Stationary Light Mobility

Partially dynamic and precomputed lighting capable of changing some of its properties during runtime.

Choose your operating system:

Windows

macOS

Linux

Lights that have their Mobility set to Stationary are lights that are intended to stay in one position, but are able to change in other ways, such as their brightness and color. This is the primary way they differ from Static Lights, which cannot change in any way during gameplay.

Of the three light mobilities to choose from, Stationary lights have the highest quality, medium mutability, and medium performance cost.

Stationary Lights use both dynamic and static lighting to achieve its result, with indirect lighting and shadowing being stored within lightmaps for the Level. Direct shadows are stored within shadow maps. These lights make use of Distance Field Shadows, meaning that their shadows can remain crisp even with fairly low lightmap resolutions on lit objects.

Stationary Direct Lighting

Stationary Lights use both dynamic direct lighting and static indirect lighting to achieve its result. The indirect lighting and shadowing is stored in lightmaps, while direct shadowing is stored in shadow maps. Because Stationary Lights are rendered dynamically using deferred shading, their brightness and color is able to change at runtime, and also support Light Functions and IES Profiles in the same way.

Stationary Lights also have high quality analytical specular, like Movable Lights.

Stationary Directional Light | with Movable objects

Static Directional Light | with Movable objects

Stationary Light Shadowing

Only four or fewer Stationary Lights can overlap one another or any single piece of geometry in the Level, meaning that in some cases you will have fewer Stationary lights that can overlap in some parts of your Level. Shadowing cannot affect the overlap test, so the Directional Light typically requires a channel from the entire Level it is in, even areas that may be underground or hidden by other geometry. Once the channel limit is reached, only dynamic (or whole scene shadows) are used, which brings with it considerable performance cost.

When the limit of up to four Stationary Lights overlap at any time within a Level, the light icon will change to one with a Red X over the offending light until the overlap limit is resolved. There is a Stationary Light Overlap visualization mode that highlights offending lights in red until the overlap is resolved.

Enable the Stationary Light Overlap visualization from the Level Editor View Mode > Optimization Viewmodes dropdown selection.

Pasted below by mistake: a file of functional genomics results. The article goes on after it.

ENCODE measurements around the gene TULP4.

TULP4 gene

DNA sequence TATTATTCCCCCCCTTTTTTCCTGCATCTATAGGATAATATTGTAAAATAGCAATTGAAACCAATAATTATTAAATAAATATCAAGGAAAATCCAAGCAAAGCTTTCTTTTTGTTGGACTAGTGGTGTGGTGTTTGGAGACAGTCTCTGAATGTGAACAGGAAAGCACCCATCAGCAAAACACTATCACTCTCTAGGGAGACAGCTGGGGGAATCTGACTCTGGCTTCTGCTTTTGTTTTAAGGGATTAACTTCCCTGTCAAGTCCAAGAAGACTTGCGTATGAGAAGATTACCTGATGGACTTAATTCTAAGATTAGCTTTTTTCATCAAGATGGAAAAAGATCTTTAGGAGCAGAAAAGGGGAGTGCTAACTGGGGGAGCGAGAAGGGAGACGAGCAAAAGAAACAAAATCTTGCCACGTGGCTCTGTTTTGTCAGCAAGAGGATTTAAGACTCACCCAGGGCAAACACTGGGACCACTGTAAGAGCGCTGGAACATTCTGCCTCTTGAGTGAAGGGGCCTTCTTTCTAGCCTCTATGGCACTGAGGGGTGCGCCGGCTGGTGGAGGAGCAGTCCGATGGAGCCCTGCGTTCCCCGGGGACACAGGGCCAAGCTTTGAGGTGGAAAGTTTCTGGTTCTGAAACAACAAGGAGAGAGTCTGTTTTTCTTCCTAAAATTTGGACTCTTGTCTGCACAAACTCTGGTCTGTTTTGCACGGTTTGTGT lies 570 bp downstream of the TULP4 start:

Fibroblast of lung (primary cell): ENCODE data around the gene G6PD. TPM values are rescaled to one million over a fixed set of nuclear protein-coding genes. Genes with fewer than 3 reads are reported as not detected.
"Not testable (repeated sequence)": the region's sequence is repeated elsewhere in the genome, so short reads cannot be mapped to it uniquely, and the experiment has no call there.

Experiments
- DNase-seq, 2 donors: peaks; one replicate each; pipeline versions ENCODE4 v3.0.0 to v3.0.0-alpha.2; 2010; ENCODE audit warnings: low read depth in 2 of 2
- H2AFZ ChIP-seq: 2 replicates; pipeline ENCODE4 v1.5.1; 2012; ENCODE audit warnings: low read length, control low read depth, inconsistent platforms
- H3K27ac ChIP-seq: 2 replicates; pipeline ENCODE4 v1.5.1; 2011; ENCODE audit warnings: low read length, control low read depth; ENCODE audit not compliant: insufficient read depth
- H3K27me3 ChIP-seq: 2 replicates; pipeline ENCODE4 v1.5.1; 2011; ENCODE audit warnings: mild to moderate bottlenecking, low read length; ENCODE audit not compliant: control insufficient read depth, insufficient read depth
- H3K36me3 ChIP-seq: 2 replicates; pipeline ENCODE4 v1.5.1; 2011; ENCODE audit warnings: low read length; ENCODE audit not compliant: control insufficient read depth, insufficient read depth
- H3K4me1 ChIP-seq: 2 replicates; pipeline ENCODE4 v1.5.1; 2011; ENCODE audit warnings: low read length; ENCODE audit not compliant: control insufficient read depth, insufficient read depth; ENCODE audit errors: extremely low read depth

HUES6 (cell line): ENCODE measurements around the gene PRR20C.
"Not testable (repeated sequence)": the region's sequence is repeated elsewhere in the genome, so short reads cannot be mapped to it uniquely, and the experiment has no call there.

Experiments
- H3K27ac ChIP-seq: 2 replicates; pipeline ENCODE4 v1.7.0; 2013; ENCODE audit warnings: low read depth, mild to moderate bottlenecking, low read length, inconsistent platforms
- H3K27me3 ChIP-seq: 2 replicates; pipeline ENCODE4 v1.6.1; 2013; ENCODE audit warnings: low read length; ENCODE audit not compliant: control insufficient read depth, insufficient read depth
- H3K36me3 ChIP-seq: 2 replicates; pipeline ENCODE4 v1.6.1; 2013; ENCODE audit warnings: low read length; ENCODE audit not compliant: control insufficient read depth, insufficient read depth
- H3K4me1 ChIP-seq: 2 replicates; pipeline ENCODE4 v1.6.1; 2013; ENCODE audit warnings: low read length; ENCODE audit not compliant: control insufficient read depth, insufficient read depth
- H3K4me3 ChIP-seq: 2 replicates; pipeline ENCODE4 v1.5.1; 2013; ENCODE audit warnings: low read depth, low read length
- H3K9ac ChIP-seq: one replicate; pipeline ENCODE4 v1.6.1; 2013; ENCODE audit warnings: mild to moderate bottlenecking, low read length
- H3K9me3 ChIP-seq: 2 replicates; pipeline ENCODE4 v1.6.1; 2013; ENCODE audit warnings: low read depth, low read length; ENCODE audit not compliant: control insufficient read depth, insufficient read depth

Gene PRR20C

level editor menu stationary light overlap visualization

Stationary Indirect Lighting on Opaque Materials

Lightmass generates distance field shadow maps for Stationary Lights on Static objects during the lighting build process. Distance field shadow maps provide accurate shadow transitions, even at lower resolutions, and incur very little runtime cost. For example, lightmaps require uniquely unwrapped UVs on all meshes that have their mobility set to Static and have indirect lighting from a Static or Stationary light source.

DistanceFieldShadows.png

Accurate shadowing of a Static Mesh Actor onto opaque surfaces.

Lighting must be built to display shadows from Stationary or Static light sources, otherwise dynamic shadows are used.

Stationary Indirect Lighting on Translucent Materials

Translucency recieves shadowing at low cost with Stationary Lights since Lightmass precomputes a shadow depth map from Static geometry in the Level. That shadow depth is applied to translucency at runtime. This form of shadowing is fairly coarse and only captures shadowing in meters.

Unshadowed Translucency

Translucency receiving static shadowing | from a Directional Light

The resolution of the static shadow depth map is controlled with StaticShadowDepthMapTransitionSampleDistanceX and StaticShadowDepthMapTransitionSampleDistanceY in the BaseLightmass.ini configuration file. It has a default value of 100, meaning one texel every meter.

Stationary Light Dynamic Shadowing

Dynamic objects, such as Static Meshes with their Mobility set to Movable and Skeletal Meshes, must integrate into the world from shadow maps, which is accomplished with per object shadows. Each Movable object creates two dynamic shadows from a given Stationary Light: a shadow to handle the static world onto the movable object, and a shadow to handle the movable object casting onto the world.